C 21 Wamukota, TomTom Wamukota 6 ft 11 in (2.11 m) 224 lb (102 kg) Jr Kenya
G 23 VanVleet, FredFred VanVleet 6 ft 0 in (1.83 m) 195 lb (88 kg) Jr Rockford, IL
F 24 Morris, ShaquilleShaquille Morris 6 ft 7 in (2.01 m) 261 lb (118 kg) RS Fr Edmond, OK
G 31 Baker, RonRon Baker 6 ft 4 in (1.93 m) 220 lb (100 kg) RS Jr Scott City, KS
G 32 Cotton, TekeleTekele Cotton 6 ft 3 in (1.91 m) 205 lb (93 kg) Sr Marietta, GA
F 40 Glass, TevinTevin Glass 6 ft 8 in (2.03 m) 206 lb (93 kg) Jr Milton, GA
Head coach
Assistant coach(es)

Legend
  • (C) Team captain
  • (S) Suspended
  • (I) Ineligible
  • (W) Walk-on

Roster

Players in the NBA[edit]

Name WSU Year(s) Position Team Round Pick Overall Pro Year(s) Ref.
Gene Wiley 1959–62 C Los Angeles Lakers 2 8 15 1962–67 [13]
Dave Stallworth 1962–65 PF-C New York Knicks 1 3 3 1965–74 [14]
Nate Bowman 1962–65 C Cincinnati Royals 1 7 7 1966–71 [15]
Warren Jabali 1965–68 G-SF New York Knicks 4 8 44 1968–1974 [16]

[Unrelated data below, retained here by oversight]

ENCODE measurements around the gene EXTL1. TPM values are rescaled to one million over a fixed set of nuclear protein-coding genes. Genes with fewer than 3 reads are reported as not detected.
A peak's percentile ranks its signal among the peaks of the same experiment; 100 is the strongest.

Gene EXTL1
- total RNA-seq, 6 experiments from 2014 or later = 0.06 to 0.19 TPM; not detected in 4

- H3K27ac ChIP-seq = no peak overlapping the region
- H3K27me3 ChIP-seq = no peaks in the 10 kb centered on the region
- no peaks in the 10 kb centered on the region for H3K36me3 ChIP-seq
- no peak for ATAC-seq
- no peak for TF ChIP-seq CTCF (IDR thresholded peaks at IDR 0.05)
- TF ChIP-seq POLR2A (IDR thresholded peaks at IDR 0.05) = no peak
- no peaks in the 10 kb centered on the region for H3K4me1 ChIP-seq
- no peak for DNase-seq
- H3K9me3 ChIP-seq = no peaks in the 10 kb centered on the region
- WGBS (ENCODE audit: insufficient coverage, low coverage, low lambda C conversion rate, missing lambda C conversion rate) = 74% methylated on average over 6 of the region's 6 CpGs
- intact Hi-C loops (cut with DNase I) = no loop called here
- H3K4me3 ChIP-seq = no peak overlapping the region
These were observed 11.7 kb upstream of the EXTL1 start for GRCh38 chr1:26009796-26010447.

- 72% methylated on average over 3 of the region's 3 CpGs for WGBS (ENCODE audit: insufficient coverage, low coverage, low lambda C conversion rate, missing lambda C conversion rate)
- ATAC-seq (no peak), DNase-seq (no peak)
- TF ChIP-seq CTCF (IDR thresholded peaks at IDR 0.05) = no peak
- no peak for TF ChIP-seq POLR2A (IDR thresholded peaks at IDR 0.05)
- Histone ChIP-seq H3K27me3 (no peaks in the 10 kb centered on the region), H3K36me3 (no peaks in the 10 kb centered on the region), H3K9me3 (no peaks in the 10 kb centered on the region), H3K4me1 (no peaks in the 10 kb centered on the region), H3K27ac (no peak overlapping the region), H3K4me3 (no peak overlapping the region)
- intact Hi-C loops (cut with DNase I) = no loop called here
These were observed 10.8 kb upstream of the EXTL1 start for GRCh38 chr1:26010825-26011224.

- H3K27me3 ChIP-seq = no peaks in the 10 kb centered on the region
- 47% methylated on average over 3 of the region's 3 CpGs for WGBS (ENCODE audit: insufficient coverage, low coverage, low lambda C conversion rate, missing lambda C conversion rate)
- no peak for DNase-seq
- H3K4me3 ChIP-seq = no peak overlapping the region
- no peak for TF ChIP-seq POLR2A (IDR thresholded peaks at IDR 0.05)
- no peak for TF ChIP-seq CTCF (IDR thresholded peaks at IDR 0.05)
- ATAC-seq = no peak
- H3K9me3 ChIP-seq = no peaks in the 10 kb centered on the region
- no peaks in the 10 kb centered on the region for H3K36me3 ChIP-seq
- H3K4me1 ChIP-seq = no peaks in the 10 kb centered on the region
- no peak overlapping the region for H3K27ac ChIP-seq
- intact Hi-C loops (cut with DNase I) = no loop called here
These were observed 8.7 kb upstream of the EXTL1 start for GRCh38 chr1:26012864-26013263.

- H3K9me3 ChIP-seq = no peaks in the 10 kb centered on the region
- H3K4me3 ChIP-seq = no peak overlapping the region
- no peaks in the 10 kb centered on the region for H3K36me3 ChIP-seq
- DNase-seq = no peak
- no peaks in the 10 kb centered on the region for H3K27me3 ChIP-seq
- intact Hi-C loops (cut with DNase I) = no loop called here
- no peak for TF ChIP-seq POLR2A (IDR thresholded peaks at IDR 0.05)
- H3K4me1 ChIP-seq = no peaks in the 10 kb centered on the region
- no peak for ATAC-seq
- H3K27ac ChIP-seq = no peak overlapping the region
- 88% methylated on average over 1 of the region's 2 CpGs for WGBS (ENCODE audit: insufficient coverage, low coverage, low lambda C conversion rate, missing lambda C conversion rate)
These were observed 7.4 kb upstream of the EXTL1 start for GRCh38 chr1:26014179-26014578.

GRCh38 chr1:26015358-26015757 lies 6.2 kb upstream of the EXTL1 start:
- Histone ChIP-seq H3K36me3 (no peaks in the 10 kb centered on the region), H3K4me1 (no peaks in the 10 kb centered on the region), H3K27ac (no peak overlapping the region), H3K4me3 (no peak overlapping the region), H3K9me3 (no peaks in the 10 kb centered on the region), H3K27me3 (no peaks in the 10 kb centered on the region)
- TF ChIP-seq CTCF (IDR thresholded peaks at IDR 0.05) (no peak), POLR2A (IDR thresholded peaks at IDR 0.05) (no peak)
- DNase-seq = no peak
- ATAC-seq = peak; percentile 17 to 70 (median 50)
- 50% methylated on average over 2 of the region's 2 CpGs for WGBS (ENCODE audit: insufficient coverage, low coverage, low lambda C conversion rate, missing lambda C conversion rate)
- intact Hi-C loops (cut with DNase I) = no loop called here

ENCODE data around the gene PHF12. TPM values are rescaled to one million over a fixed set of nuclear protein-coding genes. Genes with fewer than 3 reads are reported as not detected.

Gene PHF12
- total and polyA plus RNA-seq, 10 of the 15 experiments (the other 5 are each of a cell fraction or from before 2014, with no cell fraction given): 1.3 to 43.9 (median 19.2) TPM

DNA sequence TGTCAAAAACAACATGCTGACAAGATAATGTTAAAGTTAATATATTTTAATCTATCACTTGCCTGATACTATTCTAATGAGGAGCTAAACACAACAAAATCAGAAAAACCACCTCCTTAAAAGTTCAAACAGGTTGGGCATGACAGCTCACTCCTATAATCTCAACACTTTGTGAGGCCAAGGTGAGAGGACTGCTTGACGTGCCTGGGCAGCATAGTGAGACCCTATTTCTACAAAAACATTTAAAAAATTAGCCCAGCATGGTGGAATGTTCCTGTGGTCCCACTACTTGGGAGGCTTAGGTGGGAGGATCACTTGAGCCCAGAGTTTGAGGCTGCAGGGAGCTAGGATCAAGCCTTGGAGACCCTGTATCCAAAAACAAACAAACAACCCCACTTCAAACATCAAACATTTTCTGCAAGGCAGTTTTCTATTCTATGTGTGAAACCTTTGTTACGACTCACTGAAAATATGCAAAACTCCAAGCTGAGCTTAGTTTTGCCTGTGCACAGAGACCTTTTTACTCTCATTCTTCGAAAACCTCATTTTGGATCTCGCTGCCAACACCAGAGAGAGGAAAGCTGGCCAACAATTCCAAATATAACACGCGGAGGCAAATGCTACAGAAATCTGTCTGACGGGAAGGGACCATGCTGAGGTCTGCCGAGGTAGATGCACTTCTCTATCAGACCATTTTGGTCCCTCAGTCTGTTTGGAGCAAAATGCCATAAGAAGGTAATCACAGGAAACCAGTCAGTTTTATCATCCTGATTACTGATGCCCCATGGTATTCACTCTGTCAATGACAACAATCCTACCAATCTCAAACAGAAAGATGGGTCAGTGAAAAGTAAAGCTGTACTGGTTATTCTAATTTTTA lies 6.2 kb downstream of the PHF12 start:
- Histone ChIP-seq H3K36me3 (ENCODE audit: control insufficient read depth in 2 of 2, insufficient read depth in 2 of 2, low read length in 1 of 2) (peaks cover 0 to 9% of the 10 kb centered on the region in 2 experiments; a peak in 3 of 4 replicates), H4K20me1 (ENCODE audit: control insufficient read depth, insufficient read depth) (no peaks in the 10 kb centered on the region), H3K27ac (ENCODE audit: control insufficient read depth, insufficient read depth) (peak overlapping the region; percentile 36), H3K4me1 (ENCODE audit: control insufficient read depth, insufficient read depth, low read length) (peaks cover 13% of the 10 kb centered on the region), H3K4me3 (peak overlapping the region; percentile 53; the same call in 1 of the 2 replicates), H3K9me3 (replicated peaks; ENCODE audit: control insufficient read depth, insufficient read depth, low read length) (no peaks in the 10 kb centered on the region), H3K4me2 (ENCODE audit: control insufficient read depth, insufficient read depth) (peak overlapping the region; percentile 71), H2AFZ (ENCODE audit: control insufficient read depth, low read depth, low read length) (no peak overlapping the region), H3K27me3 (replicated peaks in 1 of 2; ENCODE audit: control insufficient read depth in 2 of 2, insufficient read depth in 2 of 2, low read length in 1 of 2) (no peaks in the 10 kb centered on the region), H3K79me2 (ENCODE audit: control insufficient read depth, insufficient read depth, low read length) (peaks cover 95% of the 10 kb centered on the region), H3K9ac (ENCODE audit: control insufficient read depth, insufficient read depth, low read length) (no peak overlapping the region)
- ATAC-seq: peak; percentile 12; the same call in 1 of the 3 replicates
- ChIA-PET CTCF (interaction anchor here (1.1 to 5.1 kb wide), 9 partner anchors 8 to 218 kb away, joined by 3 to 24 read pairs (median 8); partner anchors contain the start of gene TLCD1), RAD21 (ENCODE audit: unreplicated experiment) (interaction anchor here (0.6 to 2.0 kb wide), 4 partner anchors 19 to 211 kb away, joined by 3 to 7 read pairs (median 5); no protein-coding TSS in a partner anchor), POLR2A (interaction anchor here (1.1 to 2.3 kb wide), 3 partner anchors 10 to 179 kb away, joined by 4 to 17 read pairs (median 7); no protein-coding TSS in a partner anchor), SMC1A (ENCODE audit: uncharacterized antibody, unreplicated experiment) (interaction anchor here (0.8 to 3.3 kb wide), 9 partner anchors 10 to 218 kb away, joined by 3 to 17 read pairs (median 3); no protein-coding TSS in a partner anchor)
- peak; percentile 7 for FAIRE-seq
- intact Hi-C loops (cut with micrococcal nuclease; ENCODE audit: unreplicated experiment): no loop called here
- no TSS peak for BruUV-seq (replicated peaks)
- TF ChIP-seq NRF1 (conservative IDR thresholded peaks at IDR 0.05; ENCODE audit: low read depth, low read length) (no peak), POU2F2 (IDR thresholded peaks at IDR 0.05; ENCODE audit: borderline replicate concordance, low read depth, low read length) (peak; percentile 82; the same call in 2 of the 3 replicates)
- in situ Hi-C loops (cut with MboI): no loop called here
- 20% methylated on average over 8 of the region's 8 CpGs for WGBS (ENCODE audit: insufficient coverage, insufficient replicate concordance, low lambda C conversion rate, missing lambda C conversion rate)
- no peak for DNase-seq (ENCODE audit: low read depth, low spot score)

Bobby Wilson 1972–74 PG Chicago Bulls 3 16 52 1974–77 [17]
Lynbert "Cheese" Johnson 1975–79 PF Golden State Warriors 3 10 54 1979-1979 [18]
Cliff Levingston 1979–82 PF Detroit Pistons 1 9 9 1982–94 [19]
Antoine Carr 1979–83 PF-C Detroit Pistons 1 8 8 1984–99 [20]
Ozell Jones 1979–81 C-PF San Antonio Spurs 4 20 90 1984–85 [21]
Xavier McDaniel 1981–85 SF-PF Seattle SuperSonics 1 4 4 1985–1997 [22]
Greg Dreiling 1981–82 C Indiana Pacers 2 2 26 1986–1996 [23]
Maurice Evans 1997–99 SG-SF Undrafted 2001–10 [24]
Gal Mekel 2006–08 PG-SG Undrafted; Dallas Mavericks 2013– [25]
Toure' Murry 2008–12 PG-SG-SF Undrafted; New York Knicks 2013– [26]
Cleanthony Early 2012-13 PF New York Knicks 2 4 34 2014– [27]

Individual season records[edit]

  • Statistics prior to 2013–14 season courtesy of Wichita State University Men's Basketball Fact Book.[28] 2013–14 statistics courtesy of Wichita State Sports Information.[29]

Points[edit]

  1. 844 – Xavier McDaniel – 1984–85
  2. 769 – Dave Stallworth – 1963–64
  3. 632 – Maurice Evans – 1998–99
  4. 619 – Xavier McDaniel – 1983–84
  5. 612 – Cliff Levingston – 1980–81
  6. 609 – Dave Stallworth – 1962–63
  7. 600 – Cheese Johnson – 1978–79
  8. 595 – Jamie Thompson – 1965–66
  9. 581 – Greg Carney – 1969–70
  10. 575 – Aubrey Sherrod – 1984–85